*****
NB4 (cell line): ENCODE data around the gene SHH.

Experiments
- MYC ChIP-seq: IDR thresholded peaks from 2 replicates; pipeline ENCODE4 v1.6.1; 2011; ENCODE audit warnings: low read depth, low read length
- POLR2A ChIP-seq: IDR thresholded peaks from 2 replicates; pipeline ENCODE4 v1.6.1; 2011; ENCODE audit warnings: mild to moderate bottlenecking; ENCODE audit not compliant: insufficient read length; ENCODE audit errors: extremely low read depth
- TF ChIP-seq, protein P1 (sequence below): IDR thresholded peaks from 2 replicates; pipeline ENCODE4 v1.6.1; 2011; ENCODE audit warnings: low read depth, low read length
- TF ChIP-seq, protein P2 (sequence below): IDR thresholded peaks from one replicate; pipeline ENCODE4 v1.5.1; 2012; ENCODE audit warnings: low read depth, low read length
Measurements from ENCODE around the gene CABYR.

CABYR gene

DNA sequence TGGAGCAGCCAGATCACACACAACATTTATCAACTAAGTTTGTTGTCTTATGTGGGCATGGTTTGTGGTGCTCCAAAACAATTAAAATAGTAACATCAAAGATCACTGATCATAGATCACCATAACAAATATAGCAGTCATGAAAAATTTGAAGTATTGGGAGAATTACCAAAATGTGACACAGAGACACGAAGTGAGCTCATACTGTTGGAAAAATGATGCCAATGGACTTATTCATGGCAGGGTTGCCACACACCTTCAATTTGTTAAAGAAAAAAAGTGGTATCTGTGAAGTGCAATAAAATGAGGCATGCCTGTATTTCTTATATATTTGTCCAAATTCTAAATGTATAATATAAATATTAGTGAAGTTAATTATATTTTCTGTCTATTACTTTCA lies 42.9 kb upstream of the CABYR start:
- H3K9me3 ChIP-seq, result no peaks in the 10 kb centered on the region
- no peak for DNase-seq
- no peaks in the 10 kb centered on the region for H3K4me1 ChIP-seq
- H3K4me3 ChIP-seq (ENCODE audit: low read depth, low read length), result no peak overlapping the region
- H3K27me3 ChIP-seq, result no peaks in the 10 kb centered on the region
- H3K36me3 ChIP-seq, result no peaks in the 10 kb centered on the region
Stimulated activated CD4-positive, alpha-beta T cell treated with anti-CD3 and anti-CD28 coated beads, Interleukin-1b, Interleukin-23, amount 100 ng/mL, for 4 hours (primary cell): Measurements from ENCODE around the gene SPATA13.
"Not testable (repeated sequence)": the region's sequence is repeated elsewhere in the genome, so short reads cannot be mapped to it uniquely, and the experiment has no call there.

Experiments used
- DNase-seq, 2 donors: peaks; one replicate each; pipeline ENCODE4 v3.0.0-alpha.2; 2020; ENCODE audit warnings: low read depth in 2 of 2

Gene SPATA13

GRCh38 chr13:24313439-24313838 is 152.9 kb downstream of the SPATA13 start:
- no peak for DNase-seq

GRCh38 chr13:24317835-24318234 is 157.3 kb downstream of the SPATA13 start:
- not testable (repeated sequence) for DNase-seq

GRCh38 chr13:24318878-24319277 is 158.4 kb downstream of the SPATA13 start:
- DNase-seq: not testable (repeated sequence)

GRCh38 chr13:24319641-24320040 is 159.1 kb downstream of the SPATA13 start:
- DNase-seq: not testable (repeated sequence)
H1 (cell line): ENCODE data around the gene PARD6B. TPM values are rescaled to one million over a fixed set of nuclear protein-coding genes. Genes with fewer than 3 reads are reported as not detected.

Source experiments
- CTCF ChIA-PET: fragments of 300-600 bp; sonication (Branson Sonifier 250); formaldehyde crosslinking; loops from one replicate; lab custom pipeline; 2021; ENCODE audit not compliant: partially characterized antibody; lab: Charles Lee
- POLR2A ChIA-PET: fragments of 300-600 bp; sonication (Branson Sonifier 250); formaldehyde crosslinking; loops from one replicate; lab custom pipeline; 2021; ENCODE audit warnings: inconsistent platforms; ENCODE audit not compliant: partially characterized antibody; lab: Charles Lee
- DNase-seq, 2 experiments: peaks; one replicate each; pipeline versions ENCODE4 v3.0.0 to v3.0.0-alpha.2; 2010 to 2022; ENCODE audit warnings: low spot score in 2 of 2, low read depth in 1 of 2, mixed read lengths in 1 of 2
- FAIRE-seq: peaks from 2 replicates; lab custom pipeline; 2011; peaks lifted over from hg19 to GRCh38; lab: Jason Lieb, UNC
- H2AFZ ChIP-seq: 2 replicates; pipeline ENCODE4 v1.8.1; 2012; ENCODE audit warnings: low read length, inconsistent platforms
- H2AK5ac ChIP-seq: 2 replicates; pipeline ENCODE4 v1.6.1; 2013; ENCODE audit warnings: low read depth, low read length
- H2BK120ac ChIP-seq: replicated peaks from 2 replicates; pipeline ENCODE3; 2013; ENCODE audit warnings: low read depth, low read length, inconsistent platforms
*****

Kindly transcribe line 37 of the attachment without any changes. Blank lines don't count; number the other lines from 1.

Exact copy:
- H2BK120ac ChIP-seq: replicated peaks from 2 replicates; pipeline ENCODE3; 2013; ENCODE audit warnings: low read depth, low read length, inconsistent platforms